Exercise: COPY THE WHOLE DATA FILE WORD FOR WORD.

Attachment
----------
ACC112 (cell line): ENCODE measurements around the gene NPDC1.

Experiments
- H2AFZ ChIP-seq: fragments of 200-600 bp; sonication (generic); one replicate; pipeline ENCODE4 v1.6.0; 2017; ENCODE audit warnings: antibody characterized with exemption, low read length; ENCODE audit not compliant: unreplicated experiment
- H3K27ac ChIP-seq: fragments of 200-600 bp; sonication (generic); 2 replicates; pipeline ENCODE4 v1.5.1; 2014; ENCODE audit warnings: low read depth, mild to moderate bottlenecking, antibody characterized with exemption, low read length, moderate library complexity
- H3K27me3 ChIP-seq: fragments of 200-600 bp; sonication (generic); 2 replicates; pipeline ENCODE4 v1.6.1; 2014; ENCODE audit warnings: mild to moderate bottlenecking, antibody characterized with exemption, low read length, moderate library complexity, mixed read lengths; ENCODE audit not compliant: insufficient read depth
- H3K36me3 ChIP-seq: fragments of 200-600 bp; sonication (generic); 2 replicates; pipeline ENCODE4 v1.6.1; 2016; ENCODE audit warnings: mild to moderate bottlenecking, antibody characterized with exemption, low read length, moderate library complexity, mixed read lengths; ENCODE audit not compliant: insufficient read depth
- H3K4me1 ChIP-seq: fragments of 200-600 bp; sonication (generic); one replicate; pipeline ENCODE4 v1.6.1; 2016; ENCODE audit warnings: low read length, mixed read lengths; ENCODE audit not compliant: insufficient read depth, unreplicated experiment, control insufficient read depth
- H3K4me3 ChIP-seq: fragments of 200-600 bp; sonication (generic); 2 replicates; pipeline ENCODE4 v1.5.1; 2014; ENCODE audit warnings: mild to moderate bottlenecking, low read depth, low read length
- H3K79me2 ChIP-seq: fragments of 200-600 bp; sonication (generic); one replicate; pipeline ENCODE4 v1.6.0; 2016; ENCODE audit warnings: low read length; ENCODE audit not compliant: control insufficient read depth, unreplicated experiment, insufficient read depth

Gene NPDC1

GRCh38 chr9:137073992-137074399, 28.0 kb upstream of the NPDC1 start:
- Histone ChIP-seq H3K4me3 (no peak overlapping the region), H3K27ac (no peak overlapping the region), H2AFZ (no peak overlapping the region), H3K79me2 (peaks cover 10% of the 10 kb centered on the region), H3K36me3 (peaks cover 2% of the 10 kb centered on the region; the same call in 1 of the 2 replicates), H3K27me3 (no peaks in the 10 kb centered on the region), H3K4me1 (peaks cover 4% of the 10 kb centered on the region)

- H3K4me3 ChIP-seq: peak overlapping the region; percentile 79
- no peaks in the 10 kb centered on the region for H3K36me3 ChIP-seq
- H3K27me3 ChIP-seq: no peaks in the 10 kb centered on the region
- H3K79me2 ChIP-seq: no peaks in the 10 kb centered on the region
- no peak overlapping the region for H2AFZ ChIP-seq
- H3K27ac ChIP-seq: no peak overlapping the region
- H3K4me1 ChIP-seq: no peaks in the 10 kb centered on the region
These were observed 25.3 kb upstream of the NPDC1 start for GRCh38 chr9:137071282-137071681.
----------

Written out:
ACC112 (cell line): ENCODE measurements around the gene NPDC1.

Experiments
- H2AFZ ChIP-seq: fragments of 200-600 bp; sonication (generic); one replicate; pipeline ENCODE4 v1.6.0; 2017; ENCODE audit warnings: antibody characterized with exemption, low read length; ENCODE audit not compliant: unreplicated experiment
- H3K27ac ChIP-seq: fragments of 200-600 bp; sonication (generic); 2 replicates; pipeline ENCODE4 v1.5.1; 2014; ENCODE audit warnings: low read depth, mild to moderate bottlenecking, antibody characterized with exemption, low read length, moderate library complexity
- H3K27me3 ChIP-seq: fragments of 200-600 bp; sonication (generic); 2 replicates; pipeline ENCODE4 v1.6.1; 2014; ENCODE audit warnings: mild to moderate bottlenecking, antibody characterized with exemption, low read length, moderate library complexity, mixed read lengths; ENCODE audit not compliant: insufficient read depth
- H3K36me3 ChIP-seq: fragments of 200-600 bp; sonication (generic); 2 replicates; pipeline ENCODE4 v1.6.1; 2016; ENCODE audit warnings: mild to moderate bottlenecking, antibody characterized with exemption, low read length, moderate library complexity, mixed read lengths; ENCODE audit not compliant: insufficient read depth
- H3K4me1 ChIP-seq: fragments of 200-600 bp; sonication (generic); one replicate; pipeline ENCODE4 v1.6.1; 2016; ENCODE audit warnings: low read length, mixed read lengths; ENCODE audit not compliant: insufficient read depth, unreplicated experiment, control insufficient read depth
- H3K4me3 ChIP-seq: fragments of 200-600 bp; sonication (generic); 2 replicates; pipeline ENCODE4 v1.5.1; 2014; ENCODE audit warnings: mild to moderate bottlenecking, low read depth, low read length
- H3K79me2 ChIP-seq: fragments of 200-600 bp; sonication (generic); one replicate; pipeline ENCODE4 v1.6.0; 2016; ENCODE audit warnings: low read length; ENCODE audit not compliant: control insufficient read depth, unreplicated experiment, insufficient read depth

Gene NPDC1

GRCh38 chr9:137073992-137074399, 28.0 kb upstream of the NPDC1 start:
- Histone ChIP-seq H3K4me3 (no peak overlapping the region), H3K27ac (no peak overlapping the region), H2AFZ (no peak overlapping the region), H3K79me2 (peaks cover 10% of the 10 kb centered on the region), H3K36me3 (peaks cover 2% of the 10 kb centered on the region; the same call in 1 of the 2 replicates), H3K27me3 (no peaks in the 10 kb centered on the region), H3K4me1 (peaks cover 4% of the 10 kb centered on the region)

- H3K4me3 ChIP-seq: peak overlapping the region; percentile 79
- no peaks in the 10 kb centered on the region for H3K36me3 ChIP-seq
- H3K27me3 ChIP-seq: no peaks in the 10 kb centered on the region
- H3K79me2 ChIP-seq: no peaks in the 10 kb centered on the region
- no peak overlapping the region for H2AFZ ChIP-seq
- H3K27ac ChIP-seq: no peak overlapping the region
- H3K4me1 ChIP-seq: no peaks in the 10 kb centered on the region
These were observed 25.3 kb upstream of the NPDC1 start for GRCh38 chr9:137071282-137071681.